What are The Rules for Starting a Kids Club in Your Country?

 

If you’re considering signing up for membership, one of the first questions you may have is what the rules are for setting up a kids’ club in your country.

The good news is that your business is considered an activity club, rather than a business providing any sort of childcare. This means that in most countries you would be exempt from the rules pertaining to setting up a business that cares for children.

United Kingdom

In the UK for instance, clubs which provide childcare before and after the school day, and during school holidays, need to be registered with Ofsted. However, clubs which provide tuition or activities such as sport or crafting are exempt from registering with Ofsted.

United States

In many parts of the US, similar rules apply. For instance, in North Carolina, where childcare is provided to two or more children for four hours a day or more, the business needs to be licensed as a childcare facility. Clubs which provide tuition or coaching around a particular activity such as sport or crafting do not need to be licensed. The rules are similar in most states in the USA.

Australia

In Australia, most long day care, family day care and outside school hours care services are regulated under the NQF. However, as an activity club, rather than day care, you should be exempt from the regulations of the NQF.

In a nutshell, because the Creative Crafting Club is essentially an activity club, it will not fall under the strict rules and regulations set by most governments around after-school care, day care centres and creches. This means you can set up your business very quickly and easily, without having to wade through red tape, and without having to be registered with authorities or have specific qualifications.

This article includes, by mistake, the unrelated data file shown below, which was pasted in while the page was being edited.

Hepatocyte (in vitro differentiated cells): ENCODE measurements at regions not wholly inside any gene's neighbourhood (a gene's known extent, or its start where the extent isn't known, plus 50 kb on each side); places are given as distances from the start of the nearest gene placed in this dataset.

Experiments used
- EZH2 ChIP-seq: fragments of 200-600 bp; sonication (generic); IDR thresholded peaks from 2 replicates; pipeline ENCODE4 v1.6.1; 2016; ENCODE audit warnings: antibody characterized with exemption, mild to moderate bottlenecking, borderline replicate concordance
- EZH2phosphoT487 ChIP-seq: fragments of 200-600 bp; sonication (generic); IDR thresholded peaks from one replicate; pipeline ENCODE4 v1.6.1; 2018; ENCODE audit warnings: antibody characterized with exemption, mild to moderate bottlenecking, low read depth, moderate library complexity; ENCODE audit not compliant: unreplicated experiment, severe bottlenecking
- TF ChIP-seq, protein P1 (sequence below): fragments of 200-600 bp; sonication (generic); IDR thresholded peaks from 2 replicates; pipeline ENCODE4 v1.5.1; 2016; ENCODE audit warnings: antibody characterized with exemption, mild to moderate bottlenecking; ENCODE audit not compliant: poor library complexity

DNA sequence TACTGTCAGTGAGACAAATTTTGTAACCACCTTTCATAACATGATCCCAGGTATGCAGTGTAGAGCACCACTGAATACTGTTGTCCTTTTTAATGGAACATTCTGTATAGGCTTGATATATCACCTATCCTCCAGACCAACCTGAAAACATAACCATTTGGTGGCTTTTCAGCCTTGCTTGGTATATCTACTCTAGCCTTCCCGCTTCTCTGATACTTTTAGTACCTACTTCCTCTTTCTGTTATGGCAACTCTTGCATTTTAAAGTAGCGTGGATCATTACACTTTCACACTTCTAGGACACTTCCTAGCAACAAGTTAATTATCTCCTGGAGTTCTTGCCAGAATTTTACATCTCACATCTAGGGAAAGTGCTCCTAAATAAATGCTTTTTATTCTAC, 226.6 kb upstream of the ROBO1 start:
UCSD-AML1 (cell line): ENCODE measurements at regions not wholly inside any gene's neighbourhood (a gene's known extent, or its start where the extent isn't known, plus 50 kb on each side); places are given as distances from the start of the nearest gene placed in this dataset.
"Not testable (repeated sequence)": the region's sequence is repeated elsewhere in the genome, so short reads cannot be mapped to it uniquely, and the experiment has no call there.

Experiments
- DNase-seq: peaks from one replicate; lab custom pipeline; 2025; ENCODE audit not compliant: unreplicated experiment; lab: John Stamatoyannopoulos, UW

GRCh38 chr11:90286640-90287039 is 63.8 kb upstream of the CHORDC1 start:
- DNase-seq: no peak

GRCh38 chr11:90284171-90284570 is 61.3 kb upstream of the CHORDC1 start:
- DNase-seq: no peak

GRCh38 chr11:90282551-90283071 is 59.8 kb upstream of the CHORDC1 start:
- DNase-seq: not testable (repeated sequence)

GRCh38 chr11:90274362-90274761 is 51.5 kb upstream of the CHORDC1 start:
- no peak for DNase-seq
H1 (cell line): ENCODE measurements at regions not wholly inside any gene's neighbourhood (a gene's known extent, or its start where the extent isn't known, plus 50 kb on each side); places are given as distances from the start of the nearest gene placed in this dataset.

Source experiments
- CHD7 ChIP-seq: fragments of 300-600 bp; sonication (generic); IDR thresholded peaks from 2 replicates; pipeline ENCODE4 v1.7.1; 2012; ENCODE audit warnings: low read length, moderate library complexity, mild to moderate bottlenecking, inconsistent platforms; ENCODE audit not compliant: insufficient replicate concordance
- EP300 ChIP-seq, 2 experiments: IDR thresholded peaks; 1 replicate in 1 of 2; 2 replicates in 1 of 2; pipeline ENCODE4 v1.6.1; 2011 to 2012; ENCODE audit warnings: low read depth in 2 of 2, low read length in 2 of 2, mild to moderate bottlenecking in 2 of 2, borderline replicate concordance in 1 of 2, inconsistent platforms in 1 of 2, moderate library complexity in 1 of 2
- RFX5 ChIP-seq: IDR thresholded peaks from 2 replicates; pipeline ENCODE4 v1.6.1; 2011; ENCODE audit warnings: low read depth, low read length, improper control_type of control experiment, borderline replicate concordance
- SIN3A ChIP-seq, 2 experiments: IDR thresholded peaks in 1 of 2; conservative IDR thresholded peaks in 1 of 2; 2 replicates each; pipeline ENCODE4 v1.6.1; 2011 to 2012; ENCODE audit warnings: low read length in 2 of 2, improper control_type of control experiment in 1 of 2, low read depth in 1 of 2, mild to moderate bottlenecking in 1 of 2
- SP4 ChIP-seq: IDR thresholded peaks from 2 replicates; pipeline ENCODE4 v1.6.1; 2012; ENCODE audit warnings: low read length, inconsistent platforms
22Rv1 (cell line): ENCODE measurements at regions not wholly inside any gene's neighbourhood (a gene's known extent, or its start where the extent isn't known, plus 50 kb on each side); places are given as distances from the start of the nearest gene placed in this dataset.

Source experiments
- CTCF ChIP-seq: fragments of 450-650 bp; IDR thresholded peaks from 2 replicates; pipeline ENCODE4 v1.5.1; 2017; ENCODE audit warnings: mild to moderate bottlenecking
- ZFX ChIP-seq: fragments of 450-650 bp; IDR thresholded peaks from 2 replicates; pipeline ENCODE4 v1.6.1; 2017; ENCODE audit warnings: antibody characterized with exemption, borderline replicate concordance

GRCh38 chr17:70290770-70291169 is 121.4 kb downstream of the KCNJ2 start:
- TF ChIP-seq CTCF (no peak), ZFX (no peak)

Of course, it is vital that you do your own due diligence in your country or state to ensure you are fulfilling all the requirements of starting a home business.

Insurance

In some countries public liability insurance may be needed if you host classes at your own home or private venue. Churches and schools usually have public liability insurance in place, so if you host classes there you should be covered. Ask your insurance broker for advice on public liability and other insurance needed.

If you have any other questions, please don’t hesitate to contact us.

 
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